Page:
Post by shimobaatar » 20 Jul 2018 15:15

eldin raigmore wrote:
20 Jul 2018 07:02
Neither pronunciation sounds anything like “wheel”; so I’d also like to know; how do we know these are cognates? Or, what’s the evidence, and how probable is it, that they are cognates?
Isn't the point of this thread for the cognates posted to not be obvious?

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Re: Surprising cognates

Post by eldin raigmore » 21 Jul 2018 06:34

shimobaatar wrote:
20 Jul 2018 15:15
Isn't the point of this thread for the cognates posted to not be obvious?
Of course!
But that doesn’t require the poster thereof to keep the shared ancestor-word a mystery, nor the divergent derivations from that most recent common ancestor.
It only requires that most readers couldn’t easily or quickly figure it out for themselves.

I’m not asking that every poster always make a habit of posting the shared ancestor, much less the diverging etymologies.
(I did ask k1-90y to post that for this one pair. )

But most members of this bboard probably don’t read traditional Chinese script nor read nor speak Mandarin.
So when one member of a pair of cognates is written in Chinese script, I ask that its meaning and sound also be posted.
I’ll go a step further, and ask that, here on this thread in the English section of the CBB, any non-English word in a pair (or larger set) of cognates, be posted with its gloss and its pronunciation.
IMO that won’t usually destroy the non-obviousness of the posted example.

I’d ask for the etymologies only if the words had no apparent semantic similarity and also no apparent phonetic similarity.

What do you say? Would that be OK?


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BTW Thanks, Znex, Lao Kou, Dormouse559, shimobaatar, and anyone else I forgot. I learned something!

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Re: Surprising cognates

Post by GrandPiano » 21 Jul 2018 18:08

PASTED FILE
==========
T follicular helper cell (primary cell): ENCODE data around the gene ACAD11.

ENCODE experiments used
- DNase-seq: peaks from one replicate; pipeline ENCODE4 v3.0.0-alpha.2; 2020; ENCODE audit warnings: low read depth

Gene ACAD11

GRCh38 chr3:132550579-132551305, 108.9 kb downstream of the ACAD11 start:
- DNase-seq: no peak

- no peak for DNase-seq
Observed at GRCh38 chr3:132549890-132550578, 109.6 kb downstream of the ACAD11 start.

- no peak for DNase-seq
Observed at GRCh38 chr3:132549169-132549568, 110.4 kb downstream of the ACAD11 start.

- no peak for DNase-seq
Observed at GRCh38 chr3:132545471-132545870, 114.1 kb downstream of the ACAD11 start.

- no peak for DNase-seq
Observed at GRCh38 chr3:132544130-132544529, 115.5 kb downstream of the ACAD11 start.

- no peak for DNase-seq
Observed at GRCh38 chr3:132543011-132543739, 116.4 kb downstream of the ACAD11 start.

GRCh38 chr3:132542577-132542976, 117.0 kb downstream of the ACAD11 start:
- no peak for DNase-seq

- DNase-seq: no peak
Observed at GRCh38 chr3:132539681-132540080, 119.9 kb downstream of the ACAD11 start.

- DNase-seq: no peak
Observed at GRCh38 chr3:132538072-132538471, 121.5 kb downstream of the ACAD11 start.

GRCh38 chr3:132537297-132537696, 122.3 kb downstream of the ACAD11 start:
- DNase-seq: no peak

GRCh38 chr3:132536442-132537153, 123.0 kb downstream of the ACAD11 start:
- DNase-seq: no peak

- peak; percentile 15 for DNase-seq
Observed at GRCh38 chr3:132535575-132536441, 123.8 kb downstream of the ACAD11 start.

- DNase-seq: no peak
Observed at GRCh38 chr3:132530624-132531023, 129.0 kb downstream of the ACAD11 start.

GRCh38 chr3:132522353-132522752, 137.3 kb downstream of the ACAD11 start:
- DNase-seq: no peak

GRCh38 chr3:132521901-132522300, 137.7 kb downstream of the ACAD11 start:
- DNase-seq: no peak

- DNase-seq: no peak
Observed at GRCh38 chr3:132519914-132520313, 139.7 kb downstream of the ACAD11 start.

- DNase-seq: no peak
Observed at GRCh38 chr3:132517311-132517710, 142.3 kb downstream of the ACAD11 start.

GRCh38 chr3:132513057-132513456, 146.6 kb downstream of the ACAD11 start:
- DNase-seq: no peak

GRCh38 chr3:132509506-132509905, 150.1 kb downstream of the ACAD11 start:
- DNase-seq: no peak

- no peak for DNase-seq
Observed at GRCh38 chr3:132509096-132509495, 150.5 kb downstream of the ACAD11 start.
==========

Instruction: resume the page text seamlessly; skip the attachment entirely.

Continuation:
According to Wiktionary, 車 is reconstructed as /*[t.qʰ](r)A/ or /*kʰlja/ in Old Chinese (in the first one, the brackets indicate uncertain value and the parentheses indicate uncertain presence). If I remember correctly, it's thought to possibly be a Tocharian borrowing, so either from Tocharian A "kukäl" or Tocharian B "kokale", both of which come from PIE *kʷékʷlos, which also gave English "wheel".
:eng: - Native
:chn: - B2
:esp: - A2
:jpn: - A2

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Re: Surprising cognates

Post by shimobaatar » 21 Jul 2018 19:21

eldin raigmore wrote:
21 Jul 2018 06:34
But most members of this bboard probably don’t read traditional Chinese script nor read nor speak Mandarin.
So when one member of a pair of cognates is written in Chinese script, I ask that its meaning and sound also be posted.
I’ll go a step further, and ask that, here on this thread in the English section of the CBB, any non-English word in a pair (or larger set) of cognates, be posted with its gloss and its pronunciation.
Ah, of course. I somehow missed that that's what sparked all this. My apologies.

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Re: Surprising cognates

Post by k1234567890y » 24 Jul 2018 00:02

sorry for the late...;-;

In Old Chinese, the word 車 was possibly pronounced as /*kʰlja/ or /kla/ or something similar, and there's a theory that the word was borrowed from an Indo-European language due to the spread of horseriding and chariots(chariots are associated with the domestication of horse), and thus ultimately from Proto-Indo-European *kʷekʷlóm, *kʷékʷlos, *kʷékʷléh₂. Think of this: *kʷékʷléh₂ >(loss of laryngeals) *kʷékʷlá >(loss of labialization) keklá >(the drop of unstressed vowels) klá

For the English part, it is an inherent word instead of a loanword. The English word is from Proto-Germanic *hwehwlą, *hweulō, which is in turn from Proto-Indo-European *kʷekʷlóm, *kʷékʷlos, *kʷékʷléh₂
...

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Re: Surprising cognates

Post by sangi39 » 24 Jul 2018 02:41

I guess kind of:

Welsh: car, meaning "car", from Proto-Celtic *karros, "wagon", from PIE *ḱr̥sós, "vehicle"
English: car, from Anglo-Norman carre, from Latin carrus, "four wheeled wagon", from Gaulish karros, from Proto-Celtic *karros, "wagon".

It seems the Welsh word car just meant "wagon", but was likely influenced by the almost identical word car in English. It doesn't seem to be a borrowing from English at all.
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Re: Surprising cognates

Post by eldin raigmore » 24 Jul 2018 03:37